Gobbling your Food may harm your Waistline and Heart says American Heart Association

Faster eating speed was associated with more weight gain, higher blood glucose and larger waistline. (American Heart Association)
Faster eating speed was associated with more weight gain, higher blood glucose and larger waistline. (American Heart Association)

American Heart AssociationAnaheim, CA – People who eat slowly are less likely to become obese or develop metabolic syndrome, a cluster of heart disease, diabetes and stroke risk factors, according to preliminary research presented at the American Heart Association’s Scientific Sessions 2017, a premier global exchange of the latest advances in cardiovascular science for researchers and clinicians.

Faster eating speed was associated with more weight gain, higher blood glucose and larger waistline. (American Heart Association)
Faster eating speed was associated with more weight gain, higher blood glucose and larger waistline. (American Heart Association)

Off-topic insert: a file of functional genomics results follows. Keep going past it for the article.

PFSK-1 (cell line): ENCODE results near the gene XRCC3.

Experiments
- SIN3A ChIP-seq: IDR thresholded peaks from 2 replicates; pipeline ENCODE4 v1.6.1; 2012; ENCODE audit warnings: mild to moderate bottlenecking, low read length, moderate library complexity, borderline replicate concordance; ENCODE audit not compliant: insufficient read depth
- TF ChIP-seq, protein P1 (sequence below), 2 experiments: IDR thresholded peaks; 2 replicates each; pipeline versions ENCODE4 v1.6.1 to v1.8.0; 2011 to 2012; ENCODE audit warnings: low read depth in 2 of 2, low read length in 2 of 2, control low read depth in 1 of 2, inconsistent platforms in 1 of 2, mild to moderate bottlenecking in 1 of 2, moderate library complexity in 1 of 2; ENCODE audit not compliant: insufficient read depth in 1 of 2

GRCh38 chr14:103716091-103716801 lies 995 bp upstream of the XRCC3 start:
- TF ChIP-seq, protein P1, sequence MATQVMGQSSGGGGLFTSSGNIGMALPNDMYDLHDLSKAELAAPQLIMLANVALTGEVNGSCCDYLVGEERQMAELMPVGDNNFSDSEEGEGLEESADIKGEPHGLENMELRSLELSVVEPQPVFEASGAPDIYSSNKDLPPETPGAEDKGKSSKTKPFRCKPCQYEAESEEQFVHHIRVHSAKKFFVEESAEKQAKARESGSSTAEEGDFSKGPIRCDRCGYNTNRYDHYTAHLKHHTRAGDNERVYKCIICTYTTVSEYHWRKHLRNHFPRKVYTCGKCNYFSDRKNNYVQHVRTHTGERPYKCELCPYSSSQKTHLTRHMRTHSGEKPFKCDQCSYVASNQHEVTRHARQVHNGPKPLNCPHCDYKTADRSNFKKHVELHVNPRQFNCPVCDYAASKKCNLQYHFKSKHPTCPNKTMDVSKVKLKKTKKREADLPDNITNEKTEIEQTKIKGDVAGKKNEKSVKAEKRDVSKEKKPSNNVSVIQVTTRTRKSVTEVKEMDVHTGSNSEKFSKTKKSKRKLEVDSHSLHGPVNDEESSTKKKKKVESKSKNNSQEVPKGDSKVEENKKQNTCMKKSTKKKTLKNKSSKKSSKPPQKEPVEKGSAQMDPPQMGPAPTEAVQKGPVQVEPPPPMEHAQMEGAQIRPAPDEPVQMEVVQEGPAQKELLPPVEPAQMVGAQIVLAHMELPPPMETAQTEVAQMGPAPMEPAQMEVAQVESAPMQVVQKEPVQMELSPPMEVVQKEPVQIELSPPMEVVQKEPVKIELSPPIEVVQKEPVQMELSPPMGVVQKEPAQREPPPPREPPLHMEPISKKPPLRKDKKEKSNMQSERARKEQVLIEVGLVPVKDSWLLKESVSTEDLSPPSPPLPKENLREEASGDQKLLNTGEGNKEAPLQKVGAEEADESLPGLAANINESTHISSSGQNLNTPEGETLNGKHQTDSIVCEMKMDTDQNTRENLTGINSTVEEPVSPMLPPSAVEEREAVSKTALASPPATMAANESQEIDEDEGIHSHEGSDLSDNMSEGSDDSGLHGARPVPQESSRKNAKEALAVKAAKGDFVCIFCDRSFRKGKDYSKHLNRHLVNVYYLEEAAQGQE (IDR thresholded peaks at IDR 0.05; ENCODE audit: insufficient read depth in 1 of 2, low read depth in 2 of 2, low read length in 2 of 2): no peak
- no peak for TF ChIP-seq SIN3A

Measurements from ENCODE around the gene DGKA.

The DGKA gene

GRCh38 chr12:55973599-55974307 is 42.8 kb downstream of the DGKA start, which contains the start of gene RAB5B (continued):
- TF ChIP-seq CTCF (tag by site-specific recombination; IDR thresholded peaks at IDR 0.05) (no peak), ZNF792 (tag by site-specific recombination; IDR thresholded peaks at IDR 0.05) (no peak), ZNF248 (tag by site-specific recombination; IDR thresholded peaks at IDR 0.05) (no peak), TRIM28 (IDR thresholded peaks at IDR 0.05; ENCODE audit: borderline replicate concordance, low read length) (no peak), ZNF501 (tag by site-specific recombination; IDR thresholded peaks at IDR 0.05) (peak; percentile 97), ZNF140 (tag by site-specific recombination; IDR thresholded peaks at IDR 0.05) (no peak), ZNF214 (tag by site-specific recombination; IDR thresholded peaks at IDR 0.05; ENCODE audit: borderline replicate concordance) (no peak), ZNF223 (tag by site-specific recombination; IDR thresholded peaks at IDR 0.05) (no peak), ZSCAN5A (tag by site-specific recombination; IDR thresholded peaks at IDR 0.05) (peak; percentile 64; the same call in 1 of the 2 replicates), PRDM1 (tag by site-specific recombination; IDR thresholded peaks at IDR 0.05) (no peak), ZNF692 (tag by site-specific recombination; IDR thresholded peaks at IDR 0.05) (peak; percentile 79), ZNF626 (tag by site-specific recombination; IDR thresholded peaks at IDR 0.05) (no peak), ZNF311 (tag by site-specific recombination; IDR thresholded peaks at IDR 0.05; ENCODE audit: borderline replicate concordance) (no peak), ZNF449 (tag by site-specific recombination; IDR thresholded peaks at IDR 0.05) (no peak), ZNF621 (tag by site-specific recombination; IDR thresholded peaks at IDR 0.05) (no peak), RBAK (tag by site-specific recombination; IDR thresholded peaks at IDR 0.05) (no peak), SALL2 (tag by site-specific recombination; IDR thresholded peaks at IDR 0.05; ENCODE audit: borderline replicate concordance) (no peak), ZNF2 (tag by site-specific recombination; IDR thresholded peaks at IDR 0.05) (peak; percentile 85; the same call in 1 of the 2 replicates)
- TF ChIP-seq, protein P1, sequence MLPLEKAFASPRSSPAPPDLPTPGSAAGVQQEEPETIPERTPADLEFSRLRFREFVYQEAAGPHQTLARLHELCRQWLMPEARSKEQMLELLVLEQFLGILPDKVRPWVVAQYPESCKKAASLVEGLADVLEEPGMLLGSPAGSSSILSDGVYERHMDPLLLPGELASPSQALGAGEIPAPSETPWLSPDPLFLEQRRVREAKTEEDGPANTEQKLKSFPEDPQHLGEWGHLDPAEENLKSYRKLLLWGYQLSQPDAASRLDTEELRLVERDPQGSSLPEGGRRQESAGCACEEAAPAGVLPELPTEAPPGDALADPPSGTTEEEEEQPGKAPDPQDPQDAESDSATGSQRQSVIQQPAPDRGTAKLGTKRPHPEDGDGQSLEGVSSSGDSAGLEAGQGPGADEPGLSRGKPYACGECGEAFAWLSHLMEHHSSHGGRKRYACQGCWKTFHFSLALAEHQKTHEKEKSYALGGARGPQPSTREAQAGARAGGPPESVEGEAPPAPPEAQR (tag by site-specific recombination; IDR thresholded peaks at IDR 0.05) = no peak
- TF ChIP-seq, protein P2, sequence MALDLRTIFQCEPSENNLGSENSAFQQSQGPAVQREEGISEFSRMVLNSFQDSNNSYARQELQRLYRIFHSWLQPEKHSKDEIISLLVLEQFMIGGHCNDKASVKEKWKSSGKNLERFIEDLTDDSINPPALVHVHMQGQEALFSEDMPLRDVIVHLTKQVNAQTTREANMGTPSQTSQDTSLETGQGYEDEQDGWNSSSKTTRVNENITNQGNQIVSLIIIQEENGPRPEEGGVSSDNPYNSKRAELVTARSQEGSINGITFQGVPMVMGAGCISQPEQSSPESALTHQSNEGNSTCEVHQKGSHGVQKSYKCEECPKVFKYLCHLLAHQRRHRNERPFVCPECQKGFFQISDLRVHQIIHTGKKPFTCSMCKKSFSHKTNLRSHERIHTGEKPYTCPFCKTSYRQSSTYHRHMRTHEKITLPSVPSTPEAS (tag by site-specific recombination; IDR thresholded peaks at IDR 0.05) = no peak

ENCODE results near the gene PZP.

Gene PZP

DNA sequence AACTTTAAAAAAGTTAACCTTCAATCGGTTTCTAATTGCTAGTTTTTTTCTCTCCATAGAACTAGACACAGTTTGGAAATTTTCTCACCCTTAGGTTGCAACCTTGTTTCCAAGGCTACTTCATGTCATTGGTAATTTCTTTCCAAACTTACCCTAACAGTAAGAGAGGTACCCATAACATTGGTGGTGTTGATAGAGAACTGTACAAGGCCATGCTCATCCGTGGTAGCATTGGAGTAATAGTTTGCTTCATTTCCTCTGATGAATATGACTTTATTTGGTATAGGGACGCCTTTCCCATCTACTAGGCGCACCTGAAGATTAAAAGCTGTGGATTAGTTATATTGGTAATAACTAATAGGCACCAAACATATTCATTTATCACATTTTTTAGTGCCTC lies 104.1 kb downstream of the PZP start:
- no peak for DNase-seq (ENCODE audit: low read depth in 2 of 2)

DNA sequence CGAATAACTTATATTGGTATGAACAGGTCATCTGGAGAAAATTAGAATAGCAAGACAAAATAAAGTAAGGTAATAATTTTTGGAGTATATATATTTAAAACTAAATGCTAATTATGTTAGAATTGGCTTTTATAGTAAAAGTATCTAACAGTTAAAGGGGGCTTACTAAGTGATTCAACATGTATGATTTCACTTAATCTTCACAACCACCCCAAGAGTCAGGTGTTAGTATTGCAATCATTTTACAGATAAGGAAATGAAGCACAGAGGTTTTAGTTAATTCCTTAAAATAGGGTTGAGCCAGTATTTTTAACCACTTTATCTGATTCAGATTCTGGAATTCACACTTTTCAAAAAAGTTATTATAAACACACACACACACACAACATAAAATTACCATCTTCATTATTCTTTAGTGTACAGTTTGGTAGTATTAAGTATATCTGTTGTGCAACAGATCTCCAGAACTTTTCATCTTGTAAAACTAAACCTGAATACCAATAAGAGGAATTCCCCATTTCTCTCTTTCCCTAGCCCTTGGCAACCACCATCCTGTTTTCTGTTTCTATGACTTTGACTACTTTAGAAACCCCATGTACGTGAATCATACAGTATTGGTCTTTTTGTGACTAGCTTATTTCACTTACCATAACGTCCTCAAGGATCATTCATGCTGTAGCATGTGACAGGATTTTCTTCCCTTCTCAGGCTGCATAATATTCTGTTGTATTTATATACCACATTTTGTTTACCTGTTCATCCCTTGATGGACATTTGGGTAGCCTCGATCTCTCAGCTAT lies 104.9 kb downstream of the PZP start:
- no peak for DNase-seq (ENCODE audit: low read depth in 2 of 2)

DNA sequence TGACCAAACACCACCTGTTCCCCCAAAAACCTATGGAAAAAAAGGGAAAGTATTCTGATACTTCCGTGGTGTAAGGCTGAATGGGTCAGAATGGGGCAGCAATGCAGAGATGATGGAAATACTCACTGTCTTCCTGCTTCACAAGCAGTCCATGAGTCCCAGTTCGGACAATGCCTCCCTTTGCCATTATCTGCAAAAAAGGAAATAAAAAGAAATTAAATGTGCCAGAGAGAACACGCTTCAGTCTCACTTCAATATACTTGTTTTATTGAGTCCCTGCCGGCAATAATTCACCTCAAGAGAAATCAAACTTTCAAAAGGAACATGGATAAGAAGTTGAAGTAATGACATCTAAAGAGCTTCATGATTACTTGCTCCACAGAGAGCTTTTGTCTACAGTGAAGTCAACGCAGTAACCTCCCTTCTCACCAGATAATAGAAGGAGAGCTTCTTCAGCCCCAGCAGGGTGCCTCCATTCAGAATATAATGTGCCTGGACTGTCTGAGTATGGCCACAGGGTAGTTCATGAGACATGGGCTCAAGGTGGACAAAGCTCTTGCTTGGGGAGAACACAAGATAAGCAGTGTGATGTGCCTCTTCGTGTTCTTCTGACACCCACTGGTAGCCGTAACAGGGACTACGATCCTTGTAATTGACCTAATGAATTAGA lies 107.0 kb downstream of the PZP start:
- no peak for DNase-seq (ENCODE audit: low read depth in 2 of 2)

Metabolic syndrome occurs when someone has any of three risk factors that include abdominal obesity, high fasting blood sugar, high blood pressure, high triglycerides and/or low HDL cholesterol, said Japanese researchers.

The researchers evaluated 642 men and 441 women, average age 51.2 years, who did not have metabolic syndrome in 2008. They divided the participants into three groups depending on how they described their usual eating speed: slow, normal or fast.

After five years, the researchers found:

  • Fast eaters were more likely (11.6 percent) to have developed metabolic syndrome than normal eaters (6.5 percent) or slow eaters (2.3 percent);
  • Faster eating speed was associated with more weight gain, higher blood glucose and larger waistline.

“Eating more slowly may be a crucial lifestyle change to help prevent metabolic syndrome,” said Takayuki Yamaji, M.D., study author and cardiologist at Hiroshima University in Japan. “When people eat fast they tend not to feel full and are more likely to overeat. Eating fast causes bigger glucose fluctuation, which can lead to insulin resistance. We also believe our research would apply to a U.S. population.”

Takayuki Yamaji, M.D., Hiroshima University, Japan.

Presentation Location: Population Science Section, Science and Technology Hall

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